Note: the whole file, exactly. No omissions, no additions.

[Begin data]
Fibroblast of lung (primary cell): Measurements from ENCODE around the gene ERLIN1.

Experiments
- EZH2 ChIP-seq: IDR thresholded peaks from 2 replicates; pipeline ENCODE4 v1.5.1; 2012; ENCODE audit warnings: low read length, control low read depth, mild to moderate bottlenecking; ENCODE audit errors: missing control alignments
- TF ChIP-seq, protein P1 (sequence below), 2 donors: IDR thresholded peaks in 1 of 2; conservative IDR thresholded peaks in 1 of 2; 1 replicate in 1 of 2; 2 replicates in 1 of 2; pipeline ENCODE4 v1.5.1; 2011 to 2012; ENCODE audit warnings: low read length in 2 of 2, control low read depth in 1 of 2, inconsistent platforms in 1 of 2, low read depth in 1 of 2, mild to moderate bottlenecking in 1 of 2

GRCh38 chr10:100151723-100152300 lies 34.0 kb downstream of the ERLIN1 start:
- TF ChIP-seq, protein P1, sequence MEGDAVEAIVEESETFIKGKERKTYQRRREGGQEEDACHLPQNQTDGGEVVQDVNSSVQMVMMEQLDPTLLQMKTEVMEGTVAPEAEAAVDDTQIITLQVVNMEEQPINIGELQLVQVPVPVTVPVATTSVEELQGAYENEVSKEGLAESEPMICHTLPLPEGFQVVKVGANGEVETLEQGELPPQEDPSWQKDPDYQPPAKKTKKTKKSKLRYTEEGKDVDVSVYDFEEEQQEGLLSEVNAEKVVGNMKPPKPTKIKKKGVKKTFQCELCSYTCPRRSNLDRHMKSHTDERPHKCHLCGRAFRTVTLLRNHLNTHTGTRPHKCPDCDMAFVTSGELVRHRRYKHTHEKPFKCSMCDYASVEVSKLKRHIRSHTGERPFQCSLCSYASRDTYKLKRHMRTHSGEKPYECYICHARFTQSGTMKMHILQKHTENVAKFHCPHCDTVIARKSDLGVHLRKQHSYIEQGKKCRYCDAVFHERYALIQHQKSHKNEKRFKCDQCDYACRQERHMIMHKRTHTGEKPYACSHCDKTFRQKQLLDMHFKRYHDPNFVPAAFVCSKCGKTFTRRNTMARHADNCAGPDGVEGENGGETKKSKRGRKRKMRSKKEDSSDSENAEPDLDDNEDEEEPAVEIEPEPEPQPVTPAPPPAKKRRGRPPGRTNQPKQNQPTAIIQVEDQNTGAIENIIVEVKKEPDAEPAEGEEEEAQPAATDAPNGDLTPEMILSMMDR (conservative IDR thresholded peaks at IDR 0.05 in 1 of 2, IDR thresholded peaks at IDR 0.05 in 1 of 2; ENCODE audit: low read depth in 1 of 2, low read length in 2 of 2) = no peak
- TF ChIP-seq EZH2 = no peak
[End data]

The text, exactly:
Fibroblast of lung (primary cell): Measurements from ENCODE around the gene ERLIN1.

Experiments
- EZH2 ChIP-seq: IDR thresholded peaks from 2 replicates; pipeline ENCODE4 v1.5.1; 2012; ENCODE audit warnings: low read length, control low read depth, mild to moderate bottlenecking; ENCODE audit errors: missing control alignments
- TF ChIP-seq, protein P1 (sequence below), 2 donors: IDR thresholded peaks in 1 of 2; conservative IDR thresholded peaks in 1 of 2; 1 replicate in 1 of 2; 2 replicates in 1 of 2; pipeline ENCODE4 v1.5.1; 2011 to 2012; ENCODE audit warnings: low read length in 2 of 2, control low read depth in 1 of 2, inconsistent platforms in 1 of 2, low read depth in 1 of 2, mild to moderate bottlenecking in 1 of 2

GRCh38 chr10:100151723-100152300 lies 34.0 kb downstream of the ERLIN1 start:
- TF ChIP-seq, protein P1, sequence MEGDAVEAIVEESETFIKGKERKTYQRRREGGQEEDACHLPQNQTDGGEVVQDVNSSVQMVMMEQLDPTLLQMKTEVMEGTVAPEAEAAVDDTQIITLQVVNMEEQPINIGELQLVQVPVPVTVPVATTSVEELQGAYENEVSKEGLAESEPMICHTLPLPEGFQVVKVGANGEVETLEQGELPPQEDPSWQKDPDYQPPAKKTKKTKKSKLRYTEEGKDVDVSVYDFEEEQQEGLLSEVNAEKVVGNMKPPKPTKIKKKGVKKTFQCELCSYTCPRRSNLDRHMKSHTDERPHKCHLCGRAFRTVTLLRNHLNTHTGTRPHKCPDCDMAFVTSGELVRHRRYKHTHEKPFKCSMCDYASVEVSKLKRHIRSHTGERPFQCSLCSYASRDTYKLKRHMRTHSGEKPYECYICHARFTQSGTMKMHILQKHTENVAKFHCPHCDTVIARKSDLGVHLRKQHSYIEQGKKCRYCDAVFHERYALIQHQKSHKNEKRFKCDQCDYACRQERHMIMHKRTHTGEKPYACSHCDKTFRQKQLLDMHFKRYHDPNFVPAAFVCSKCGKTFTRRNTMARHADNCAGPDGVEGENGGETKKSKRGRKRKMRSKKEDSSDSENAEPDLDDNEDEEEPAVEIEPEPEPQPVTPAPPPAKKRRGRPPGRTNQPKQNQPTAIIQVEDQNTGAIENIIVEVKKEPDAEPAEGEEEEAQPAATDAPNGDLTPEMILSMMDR (conservative IDR thresholded peaks at IDR 0.05 in 1 of 2, IDR thresholded peaks at IDR 0.05 in 1 of 2; ENCODE audit: low read depth in 1 of 2, low read length in 2 of 2) = no peak
- TF ChIP-seq EZH2 = no peak